If you’re trying to talk to your friend at a loud concert, your first instinct might be to raise your voice.
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Dolphins do something similar: When swimming in loud environments, they whistle louder and more frequently to communicate with their peers, according to a new study.
Human activities like drilling and shipping can cause a significant amount of noise pollution in wild dolphin habitats.
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Dolphins are social creatures that hunt and swim in groups and use their calls to communicate.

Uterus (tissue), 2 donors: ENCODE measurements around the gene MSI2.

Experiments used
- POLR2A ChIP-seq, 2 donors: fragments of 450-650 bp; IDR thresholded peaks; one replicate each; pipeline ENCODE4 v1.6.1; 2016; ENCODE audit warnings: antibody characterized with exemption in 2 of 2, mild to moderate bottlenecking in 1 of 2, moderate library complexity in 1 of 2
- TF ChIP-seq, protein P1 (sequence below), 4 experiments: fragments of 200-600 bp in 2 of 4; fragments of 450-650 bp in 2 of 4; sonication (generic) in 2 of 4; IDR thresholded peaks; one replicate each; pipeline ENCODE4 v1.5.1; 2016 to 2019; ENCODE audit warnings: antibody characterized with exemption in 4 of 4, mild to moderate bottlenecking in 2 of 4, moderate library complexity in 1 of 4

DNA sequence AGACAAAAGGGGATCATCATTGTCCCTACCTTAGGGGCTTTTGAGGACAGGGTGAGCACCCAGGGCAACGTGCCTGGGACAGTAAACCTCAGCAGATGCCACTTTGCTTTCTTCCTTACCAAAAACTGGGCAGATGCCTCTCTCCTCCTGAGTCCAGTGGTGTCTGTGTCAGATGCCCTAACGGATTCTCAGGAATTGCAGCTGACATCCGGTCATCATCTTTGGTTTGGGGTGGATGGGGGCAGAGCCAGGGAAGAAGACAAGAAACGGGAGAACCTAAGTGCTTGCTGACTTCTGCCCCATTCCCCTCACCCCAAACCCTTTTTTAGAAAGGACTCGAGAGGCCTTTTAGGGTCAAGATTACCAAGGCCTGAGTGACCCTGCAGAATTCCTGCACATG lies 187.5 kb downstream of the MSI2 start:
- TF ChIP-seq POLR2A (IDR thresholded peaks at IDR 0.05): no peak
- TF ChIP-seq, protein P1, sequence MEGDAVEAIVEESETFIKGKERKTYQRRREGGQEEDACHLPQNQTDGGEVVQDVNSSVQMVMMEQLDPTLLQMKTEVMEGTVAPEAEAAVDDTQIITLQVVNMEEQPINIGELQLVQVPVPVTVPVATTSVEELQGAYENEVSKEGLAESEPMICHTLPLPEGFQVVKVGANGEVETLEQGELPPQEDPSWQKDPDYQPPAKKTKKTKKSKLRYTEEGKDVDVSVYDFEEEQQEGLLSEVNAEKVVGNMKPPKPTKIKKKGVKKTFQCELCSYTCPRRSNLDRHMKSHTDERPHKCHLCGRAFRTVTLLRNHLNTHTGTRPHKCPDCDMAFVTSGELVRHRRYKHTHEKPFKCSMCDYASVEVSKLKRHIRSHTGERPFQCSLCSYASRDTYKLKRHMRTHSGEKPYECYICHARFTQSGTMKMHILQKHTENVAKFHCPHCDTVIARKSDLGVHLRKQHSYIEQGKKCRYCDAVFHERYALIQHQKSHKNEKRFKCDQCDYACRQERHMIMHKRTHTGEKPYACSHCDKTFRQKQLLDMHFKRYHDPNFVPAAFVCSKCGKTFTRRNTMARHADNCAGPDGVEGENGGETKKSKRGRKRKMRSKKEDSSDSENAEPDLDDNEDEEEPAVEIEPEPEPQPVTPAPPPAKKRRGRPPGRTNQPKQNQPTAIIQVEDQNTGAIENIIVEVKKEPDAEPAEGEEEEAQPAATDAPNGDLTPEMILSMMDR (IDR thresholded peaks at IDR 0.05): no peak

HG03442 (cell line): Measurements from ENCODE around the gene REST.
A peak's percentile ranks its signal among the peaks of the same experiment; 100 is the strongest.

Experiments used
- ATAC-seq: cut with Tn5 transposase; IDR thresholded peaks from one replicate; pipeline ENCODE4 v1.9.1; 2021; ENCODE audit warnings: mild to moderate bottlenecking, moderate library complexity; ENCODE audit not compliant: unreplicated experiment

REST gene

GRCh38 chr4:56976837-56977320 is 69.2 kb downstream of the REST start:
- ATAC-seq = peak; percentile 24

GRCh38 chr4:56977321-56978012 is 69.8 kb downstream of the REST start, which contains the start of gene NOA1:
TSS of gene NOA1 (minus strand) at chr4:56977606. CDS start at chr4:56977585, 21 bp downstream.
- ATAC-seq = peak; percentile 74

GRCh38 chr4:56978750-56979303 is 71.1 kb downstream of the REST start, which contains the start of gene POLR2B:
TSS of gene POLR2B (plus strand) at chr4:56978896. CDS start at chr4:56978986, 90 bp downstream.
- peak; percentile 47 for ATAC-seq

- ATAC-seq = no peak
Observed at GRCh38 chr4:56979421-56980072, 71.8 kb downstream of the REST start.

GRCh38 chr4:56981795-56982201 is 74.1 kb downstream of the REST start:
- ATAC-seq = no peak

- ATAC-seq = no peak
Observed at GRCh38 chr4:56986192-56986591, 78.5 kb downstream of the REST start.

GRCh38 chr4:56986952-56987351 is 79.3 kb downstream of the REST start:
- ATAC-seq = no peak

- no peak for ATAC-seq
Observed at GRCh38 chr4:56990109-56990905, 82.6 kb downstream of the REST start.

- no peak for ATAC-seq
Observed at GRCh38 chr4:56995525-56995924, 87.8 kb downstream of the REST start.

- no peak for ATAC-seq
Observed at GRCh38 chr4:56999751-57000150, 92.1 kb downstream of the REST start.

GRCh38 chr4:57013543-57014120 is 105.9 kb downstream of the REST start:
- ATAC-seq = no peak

Even in captivity, whistling across the water can help them carry out cooperative tasks.
For the study, researchers trained two captive dolphins, Delta and Reese, to press buttons on opposite sides of a lagoon at the same time.
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During trials with no added background noise, Delta and Reese were able to complete the task 85 percent of the time.
Sorensen et. al, Current Biology
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But loud levels of noise still proved hard to cut through, demonstrating that disruptive, human-made sounds could have a detrimental effect on animal communication and cooperation.